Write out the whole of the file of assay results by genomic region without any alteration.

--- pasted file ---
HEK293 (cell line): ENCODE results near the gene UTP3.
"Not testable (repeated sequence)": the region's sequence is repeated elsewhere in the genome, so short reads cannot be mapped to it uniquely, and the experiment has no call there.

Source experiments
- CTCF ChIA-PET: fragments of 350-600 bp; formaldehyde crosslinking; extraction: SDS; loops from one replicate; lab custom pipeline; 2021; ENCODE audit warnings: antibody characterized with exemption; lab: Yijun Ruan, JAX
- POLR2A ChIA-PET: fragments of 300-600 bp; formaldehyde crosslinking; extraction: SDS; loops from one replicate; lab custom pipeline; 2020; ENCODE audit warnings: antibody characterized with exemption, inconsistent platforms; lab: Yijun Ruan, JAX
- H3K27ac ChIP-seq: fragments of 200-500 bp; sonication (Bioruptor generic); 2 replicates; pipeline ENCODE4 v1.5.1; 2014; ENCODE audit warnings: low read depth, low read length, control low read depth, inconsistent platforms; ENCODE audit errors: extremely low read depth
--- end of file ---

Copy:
HEK293 (cell line): ENCODE results near the gene UTP3.
"Not testable (repeated sequence)": the region's sequence is repeated elsewhere in the genome, so short reads cannot be mapped to it uniquely, and the experiment has no call there.

Source experiments
- CTCF ChIA-PET: fragments of 350-600 bp; formaldehyde crosslinking; extraction: SDS; loops from one replicate; lab custom pipeline; 2021; ENCODE audit warnings: antibody characterized with exemption; lab: Yijun Ruan, JAX
- POLR2A ChIA-PET: fragments of 300-600 bp; formaldehyde crosslinking; extraction: SDS; loops from one replicate; lab custom pipeline; 2020; ENCODE audit warnings: antibody characterized with exemption, inconsistent platforms; lab: Yijun Ruan, JAX
- H3K27ac ChIP-seq: fragments of 200-500 bp; sonication (Bioruptor generic); 2 replicates; pipeline ENCODE4 v1.5.1; 2014; ENCODE audit warnings: low read depth, low read length, control low read depth, inconsistent platforms; ENCODE audit errors: extremely low read depth